MORRISON, Colo. – When it comes to his home track, Deric Kramer isn’t afraid to dream big.
That’s why the Pro Stock standout’s high hopes at Bandimere Speedway, home to this weekend’s Dodge Mile-High NHRA Nationals presented by Pennzoil, include taking over Allen Johnson’s throne as the dominant Pro Stock racer on the mountain.
Johnson, who retired from the class following the 2017 season, had an incredible run at the track that included seven victories from 2007-2016. Like everyone, Kramer was in awe of that success, but he had his first accomplishment there a year ago, qualifying No. 1 for the first time in Denver. The next step is his first win at the scenic facility in his American Ethanol Novozymes Camaro to kick off the NHRA Mello Yello Drag Racing Series’ famed Western Swing.
“Ultimately, when Allen retired, my goal was to be the next ‘King of the Mountain,’ and I want to win there as much as he has and more,” said Kramer, who has three career Pro Stock wins. “You need lots and lots of runs (to have success in Denver), but I think that puts me in a good position. I think Allen being here, testing, developing motors up here, I think that helped him a lot. For me, I think being here and being able to make runs here will help a lot in the future. You have to get that feeling racing up here, and being able to drive as well as tune is definitely part of it.”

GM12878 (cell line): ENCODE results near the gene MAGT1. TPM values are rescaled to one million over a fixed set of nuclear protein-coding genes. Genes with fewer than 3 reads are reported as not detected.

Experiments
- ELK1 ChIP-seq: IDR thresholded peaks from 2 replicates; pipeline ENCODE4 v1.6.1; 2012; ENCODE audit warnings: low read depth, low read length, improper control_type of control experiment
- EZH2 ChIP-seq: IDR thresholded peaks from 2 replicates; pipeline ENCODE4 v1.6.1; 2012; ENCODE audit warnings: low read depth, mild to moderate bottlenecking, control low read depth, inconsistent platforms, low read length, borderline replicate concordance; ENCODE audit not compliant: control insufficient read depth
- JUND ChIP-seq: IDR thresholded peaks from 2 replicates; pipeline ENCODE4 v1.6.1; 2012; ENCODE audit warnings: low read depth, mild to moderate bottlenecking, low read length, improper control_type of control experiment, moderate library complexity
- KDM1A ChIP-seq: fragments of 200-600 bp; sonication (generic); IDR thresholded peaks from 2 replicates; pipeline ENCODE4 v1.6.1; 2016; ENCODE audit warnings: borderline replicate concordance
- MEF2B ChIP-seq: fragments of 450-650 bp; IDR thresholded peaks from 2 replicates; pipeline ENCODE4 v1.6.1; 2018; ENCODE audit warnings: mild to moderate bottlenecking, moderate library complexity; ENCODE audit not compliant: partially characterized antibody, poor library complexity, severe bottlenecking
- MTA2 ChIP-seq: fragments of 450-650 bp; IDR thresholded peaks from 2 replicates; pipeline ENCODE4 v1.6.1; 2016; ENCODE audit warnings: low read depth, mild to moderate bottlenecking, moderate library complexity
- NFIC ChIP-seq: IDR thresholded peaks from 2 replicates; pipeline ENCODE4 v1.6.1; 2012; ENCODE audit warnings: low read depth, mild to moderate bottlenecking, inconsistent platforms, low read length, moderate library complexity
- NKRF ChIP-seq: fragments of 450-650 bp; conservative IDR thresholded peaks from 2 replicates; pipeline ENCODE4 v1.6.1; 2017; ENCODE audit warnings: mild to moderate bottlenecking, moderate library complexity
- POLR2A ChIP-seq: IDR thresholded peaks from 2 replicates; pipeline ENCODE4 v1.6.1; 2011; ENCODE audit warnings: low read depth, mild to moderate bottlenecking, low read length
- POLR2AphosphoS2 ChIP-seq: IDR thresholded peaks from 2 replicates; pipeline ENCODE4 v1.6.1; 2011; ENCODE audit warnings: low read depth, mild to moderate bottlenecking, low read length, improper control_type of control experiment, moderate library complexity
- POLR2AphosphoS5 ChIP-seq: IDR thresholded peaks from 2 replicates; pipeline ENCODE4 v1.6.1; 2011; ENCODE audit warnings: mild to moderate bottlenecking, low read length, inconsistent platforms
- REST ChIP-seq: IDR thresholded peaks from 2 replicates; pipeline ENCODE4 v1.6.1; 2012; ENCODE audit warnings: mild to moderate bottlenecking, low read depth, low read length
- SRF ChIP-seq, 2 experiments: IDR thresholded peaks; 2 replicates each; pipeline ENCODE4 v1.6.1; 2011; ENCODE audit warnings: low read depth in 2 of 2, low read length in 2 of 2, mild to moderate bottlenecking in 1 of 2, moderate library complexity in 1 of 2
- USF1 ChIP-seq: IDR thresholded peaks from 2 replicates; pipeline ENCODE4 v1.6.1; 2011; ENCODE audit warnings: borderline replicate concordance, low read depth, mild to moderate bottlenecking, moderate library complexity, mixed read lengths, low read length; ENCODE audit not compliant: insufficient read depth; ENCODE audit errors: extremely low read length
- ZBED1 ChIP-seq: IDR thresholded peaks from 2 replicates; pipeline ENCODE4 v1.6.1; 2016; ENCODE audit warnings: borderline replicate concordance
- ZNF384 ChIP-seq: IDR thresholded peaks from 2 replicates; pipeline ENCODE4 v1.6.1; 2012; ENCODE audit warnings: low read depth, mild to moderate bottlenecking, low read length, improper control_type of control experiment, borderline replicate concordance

Leah Pritchett (Top Fuel), John Force (Funny Car), Greg Anderson (Pro Stock) and Hector Arana Jr. (Pro Stock Motorcycle) were last year’s winners of the event. It is the eighth of 18 races during the NHRA Pro Stock season and Kramer has come on lately, winning in Chicago and qualifying No. 1 at the most recent Pro Stock race in Norwalk.
Following his breakout season a year ago, when Kramer won the first two races of his professional career and advanced to the Mello Yello Countdown to the Championship for the first time, Kramer seems intent on making another positive step in 2019. He’s currently seventh in points, but Kramer believes he’s in a much better spot when it comes to competing for a title in the talent-filled class.
“I think the biggest thing we learned last year was how to transition from racing every week to racing across the season,” Kramer said. “We had raced primarily part-time seasons, and last year was the first time we were close to a full season. We went to every event like it was a brand new event, and we didn’t stretch out parts well enough to know that. We made mistakes and that affected us down the stretch. Knowing that now, I think it will help us.”
Kramer is confident he can start the NHRA’s famed Western Swing, which also includes stops in Sonoma and Seattle, on a good note in Denver, and racing close to home means a great deal for the Sterling, Colo. native. There will be plenty of top names to try to disrupt his fun in Denver, including points leader Bo Butner, defending winner Anderson, Norwalk winner Chris McGaha, Jeg Coughlin Jr. and Erica Enders, but being motivated won’t be a problem for Kramer this weekend.
“Our car has been running great,” Kramer said. “Being able to dominate all four sessions and then qualify No. 1 again would be ideal, and hopefully that’s the path we can go down. I started my racing career in Denver, all the way back when I was seven years old. It’s my home track and there’s definitely a lot of history there, and you always want to do well.”